Archive for Monday, October 29, 2001

Winning at war; losing at peace

October 29, 2001


— At the conclusion of the Gulf War in 1991, we wrote the following, which seems pertinent today:

America kicked the Vietnam Syndrome because a clear cut objective ejecting Iraqi soldiers from Kuwait was achieved through the use of massive force. This contrasts with the Vietnam War, which had no clear American objective and which was marked by the now-vilified strategy of graduated response. But the comparison is too simple and the conclusion too neat.

Iraq was invaded; its supply lines were cut; the deployment was massive. But what a difference an objective makes! Gen. Norman Schwarzkopf, commander of coalition forces in the Gulf, explained after the campaign's successful conclusion that nothing stood between his forces and Baghdad. We did not march to Baghdad, however, and this is supposed to be proof that America came to the region as liberators, not conquerors. It was a "just war" a moral war.

But, wait a minute. Are the Iraqi people less deserving of liberation than the Kuwaiti people? Did not President Bush make it clear from the beginning that we were making war on Iraq's leaders, not on Iraq's people? In fact, we had the military instrument at the right place and time to attain a much nobler goal than restoring the emir of Kuwait to his throne. We had the means to bring peace and democracy to a region of the world noted for its instability and violence, to a region that has often been called a powder keg which, like the Balkans three-quarters of a century ago, could spark a world war.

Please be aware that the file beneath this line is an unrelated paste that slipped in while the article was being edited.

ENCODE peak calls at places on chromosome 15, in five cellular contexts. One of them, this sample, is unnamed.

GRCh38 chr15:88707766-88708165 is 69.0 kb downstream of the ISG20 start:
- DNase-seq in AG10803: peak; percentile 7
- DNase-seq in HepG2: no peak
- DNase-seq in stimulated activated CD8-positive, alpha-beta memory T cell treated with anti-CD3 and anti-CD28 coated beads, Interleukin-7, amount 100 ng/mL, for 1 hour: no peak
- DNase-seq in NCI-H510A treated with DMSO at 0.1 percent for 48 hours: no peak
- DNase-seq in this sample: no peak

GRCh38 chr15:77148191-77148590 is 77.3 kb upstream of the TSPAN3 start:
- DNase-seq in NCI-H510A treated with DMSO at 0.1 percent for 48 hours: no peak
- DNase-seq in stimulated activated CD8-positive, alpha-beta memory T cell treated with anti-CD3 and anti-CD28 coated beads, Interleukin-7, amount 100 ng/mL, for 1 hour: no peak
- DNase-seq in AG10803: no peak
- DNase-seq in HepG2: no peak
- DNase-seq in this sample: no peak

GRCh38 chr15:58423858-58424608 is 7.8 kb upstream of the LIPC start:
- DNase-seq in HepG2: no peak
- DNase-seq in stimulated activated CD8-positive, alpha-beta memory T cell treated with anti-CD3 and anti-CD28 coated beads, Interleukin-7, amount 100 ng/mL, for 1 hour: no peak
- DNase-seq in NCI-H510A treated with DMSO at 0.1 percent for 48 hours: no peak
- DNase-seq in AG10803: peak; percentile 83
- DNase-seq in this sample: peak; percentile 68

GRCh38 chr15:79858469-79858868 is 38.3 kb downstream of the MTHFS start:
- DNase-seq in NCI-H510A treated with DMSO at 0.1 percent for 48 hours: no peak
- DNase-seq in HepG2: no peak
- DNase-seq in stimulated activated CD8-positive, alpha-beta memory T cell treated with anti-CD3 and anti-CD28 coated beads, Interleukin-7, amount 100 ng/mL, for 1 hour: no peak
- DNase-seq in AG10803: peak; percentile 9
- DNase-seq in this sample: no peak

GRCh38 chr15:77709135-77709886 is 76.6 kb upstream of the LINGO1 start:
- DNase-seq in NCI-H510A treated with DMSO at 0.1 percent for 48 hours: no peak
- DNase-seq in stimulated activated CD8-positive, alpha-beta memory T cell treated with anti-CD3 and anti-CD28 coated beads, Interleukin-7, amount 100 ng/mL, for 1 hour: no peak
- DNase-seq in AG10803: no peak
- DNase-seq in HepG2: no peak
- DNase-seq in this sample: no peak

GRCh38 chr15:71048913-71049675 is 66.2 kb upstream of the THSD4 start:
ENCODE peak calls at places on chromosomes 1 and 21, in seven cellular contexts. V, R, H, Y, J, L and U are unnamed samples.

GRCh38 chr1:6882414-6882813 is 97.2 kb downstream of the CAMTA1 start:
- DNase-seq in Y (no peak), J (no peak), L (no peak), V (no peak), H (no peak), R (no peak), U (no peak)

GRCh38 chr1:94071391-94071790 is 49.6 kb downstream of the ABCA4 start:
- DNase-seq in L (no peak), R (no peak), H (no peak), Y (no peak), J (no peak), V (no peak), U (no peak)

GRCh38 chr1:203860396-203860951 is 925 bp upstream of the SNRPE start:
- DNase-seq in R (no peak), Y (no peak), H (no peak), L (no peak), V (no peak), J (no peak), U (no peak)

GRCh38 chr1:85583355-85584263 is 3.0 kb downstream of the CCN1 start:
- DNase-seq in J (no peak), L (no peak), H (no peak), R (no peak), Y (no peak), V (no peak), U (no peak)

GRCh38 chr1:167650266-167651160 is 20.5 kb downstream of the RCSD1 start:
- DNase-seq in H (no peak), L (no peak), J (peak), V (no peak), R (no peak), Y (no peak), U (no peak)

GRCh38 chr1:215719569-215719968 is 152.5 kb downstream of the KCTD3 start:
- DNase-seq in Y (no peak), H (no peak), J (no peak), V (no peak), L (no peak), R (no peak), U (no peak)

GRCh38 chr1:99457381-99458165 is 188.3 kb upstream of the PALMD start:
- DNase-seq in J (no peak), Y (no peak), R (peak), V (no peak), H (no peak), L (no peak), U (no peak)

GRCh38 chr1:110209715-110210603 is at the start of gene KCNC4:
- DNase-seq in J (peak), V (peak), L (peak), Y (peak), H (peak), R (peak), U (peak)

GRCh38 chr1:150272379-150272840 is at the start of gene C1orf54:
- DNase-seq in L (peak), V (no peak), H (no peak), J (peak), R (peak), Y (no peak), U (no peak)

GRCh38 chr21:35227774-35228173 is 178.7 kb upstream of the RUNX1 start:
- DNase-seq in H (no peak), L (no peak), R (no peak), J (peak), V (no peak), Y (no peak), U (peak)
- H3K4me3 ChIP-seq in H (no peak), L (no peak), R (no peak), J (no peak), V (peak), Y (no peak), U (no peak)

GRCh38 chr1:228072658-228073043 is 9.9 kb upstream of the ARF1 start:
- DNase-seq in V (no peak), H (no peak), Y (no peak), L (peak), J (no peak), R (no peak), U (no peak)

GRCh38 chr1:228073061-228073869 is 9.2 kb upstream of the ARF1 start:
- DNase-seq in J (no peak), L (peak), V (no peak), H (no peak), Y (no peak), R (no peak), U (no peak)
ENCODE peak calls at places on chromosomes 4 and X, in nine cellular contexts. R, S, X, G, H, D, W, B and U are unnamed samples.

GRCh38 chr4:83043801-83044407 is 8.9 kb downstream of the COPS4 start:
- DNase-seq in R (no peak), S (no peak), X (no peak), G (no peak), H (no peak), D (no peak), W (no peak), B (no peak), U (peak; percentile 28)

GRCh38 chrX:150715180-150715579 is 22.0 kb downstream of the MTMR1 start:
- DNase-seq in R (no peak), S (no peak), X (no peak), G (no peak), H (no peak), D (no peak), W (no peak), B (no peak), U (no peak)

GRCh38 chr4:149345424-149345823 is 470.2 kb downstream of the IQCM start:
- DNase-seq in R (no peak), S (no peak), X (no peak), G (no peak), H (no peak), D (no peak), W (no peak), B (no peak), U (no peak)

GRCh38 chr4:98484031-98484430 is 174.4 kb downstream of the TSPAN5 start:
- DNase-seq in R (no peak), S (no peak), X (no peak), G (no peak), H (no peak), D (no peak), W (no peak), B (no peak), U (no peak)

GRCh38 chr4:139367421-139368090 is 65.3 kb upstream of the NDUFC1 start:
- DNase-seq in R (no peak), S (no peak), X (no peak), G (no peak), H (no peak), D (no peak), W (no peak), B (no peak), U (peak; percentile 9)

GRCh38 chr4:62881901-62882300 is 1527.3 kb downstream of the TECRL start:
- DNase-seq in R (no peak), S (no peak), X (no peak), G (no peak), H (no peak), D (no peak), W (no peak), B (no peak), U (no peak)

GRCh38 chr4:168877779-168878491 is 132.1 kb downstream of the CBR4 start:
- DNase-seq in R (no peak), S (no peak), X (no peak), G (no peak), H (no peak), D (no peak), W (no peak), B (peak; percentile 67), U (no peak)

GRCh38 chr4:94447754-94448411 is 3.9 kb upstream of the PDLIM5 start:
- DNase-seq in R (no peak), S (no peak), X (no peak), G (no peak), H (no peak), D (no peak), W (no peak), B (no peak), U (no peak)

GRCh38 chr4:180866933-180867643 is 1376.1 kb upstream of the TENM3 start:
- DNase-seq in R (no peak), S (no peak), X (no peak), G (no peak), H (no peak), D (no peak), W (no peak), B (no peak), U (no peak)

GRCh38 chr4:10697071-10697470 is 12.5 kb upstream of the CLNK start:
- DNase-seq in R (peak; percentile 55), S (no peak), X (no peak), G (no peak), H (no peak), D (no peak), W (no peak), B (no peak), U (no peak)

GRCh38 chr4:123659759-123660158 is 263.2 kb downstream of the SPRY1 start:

Instead, the objective did not match the means. Coalition forces probably killed more than 100,000 Iraqis during the war not out of hatred, but because that is the nature of war. War is the terrible last resort of politics. And, as such, it ought to render the greatest possible good.

Indeed, three benefits have come out of this war: Kuwait was liberated; U.S. military might was demonstrated to a surprised world; and U.S. influence in the Middle East has been strengthened. Also, there are arguments against going further, militarily: The U.N. did not specifically authorize it; coalition casualties would increase; U.S. troops would be compelled to occupy a hostile nation. The idea of a MacArthur regency as was employed in Japan after World War II is dismissed. Then, abandoning logic altogether, it is argued that Iraq has never been a democracy. Had Japan?

The fact is that the U.N. authorized the use of force to liberate Kuwait, but it did not restrict the scope of actions against Iraq, hence the present occupation of Southern Iraq by coalition forces. The casualty argument is difficult to comprehend, considering Schwarz-kopf's description of opposition as well as the performance of his forces to date. Finally, the job of occupying Iraq is quite different from the task we faced with hostile populations in Japan and Germany in 1945. Clearly, most Iraqis would like to be rid of Saddam Hussein.

By all accounts of the Vietnam War, the United States and its allies defeated the Viet Cong and North Vietnamese forces. Even the Communist Tet Offensive of 1968, which turned U.S. public sentiment against the war and ended LBJ's hopes of re-election, was a resounding battlefield success for American forces. This scenario set the stage. America would win on the battlefield and lose at the peace table. And this may well be happening again. Saddam Hussein remains in power, and his troops are bloodily suppressing revolts throughout Iraq as coalition forces stand by militarily potent, politically impotent. We may once again have won the war and lost the peace. The Vietnam Syndrome lives on.

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